Organic and Conventional Corn
1997 Recap 1997 was my first year to grow certified organic corn. We compared the organic corn with conventionally grown corn, developing production budgets for each. Table 8.
The conventional corn was planted April 28th on second-year corn ground following alfalfa with manure nitrogen credit of 30 lbs and alfalfa nitrogen credit of 50 lbs. The organic corn was planted May 20th on first-year ground following alfalfa (no manure applied). Weed control was good in both fields. Stalk rot was a problem in both fields.
I do not think fertility was limiting on the organic field. Corn following alfalfa sod without fertilizer or manure has been my best corn (higher yielding) for years. I believe the later planting date plus lack of heat units in northeast Iowa were a factor in 1997. Organic corn is normally planted later to aid in weed control.
Changes for 1998: Ceiba 3475 (108-110-day corn) has responded well on sod ground in the past, but it is too late for May 20th planting in northeast Iowa. I will plant 100-day corn next year.
1998 Crop In 1998 we compared organic corn to conventionally grown corn for the second time. The organic corn was planted May 12, on first-year ground following alfalfa with a manure nitrogen credit of 30 lbs. Half the 62-acre field was seeded with rye (2 bushels per acre) on September 8, 1997. Weeds were a problem, mainly ragweed and pigweed. Weed pressure was somewhat less where the rye was planted. I plan to continue this practice. Mycogen 2395, a 95-day variety, was used.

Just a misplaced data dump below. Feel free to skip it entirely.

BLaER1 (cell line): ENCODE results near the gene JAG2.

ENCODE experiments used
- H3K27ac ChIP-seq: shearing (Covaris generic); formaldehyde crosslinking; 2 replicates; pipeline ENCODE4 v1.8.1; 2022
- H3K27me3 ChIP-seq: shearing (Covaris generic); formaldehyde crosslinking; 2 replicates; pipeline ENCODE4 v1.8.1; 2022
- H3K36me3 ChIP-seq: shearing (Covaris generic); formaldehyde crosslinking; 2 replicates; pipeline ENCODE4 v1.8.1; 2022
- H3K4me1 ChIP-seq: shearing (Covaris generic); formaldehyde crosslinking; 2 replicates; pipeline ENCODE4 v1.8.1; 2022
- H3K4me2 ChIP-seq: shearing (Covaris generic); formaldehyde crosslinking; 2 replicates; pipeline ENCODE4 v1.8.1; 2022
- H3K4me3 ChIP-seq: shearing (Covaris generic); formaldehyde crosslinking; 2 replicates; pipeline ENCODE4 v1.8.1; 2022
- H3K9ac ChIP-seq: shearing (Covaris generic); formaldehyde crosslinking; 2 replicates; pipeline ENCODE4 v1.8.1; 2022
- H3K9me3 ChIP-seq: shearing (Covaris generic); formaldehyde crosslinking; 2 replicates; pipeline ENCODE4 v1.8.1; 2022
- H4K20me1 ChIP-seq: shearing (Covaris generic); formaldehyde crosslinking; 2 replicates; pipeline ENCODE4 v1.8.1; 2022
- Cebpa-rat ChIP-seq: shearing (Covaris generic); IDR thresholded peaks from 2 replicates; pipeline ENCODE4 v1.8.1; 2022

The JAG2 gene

I was not happy with the weed control in the conventional corn. Foxtail was the worst, with some ragweed. Both came in late, after cultivation. Spring manure application may have had something to do with it. A 50 lb manure nitrogen credit was taken. Corn (Mycogen 2673, a 108-day variety) was planted April 30.
Changes for 1999: No more conventional crops. It really feels good to be able to farm without chemicals. My five-year rotation is barley, alfalfa, corn, beans, corn. I need to find a way to make small grains work better (more profitable). I will avoid spreading fresh manure in the spring. It seems to cause weed problems. I plan to compost most of the manure.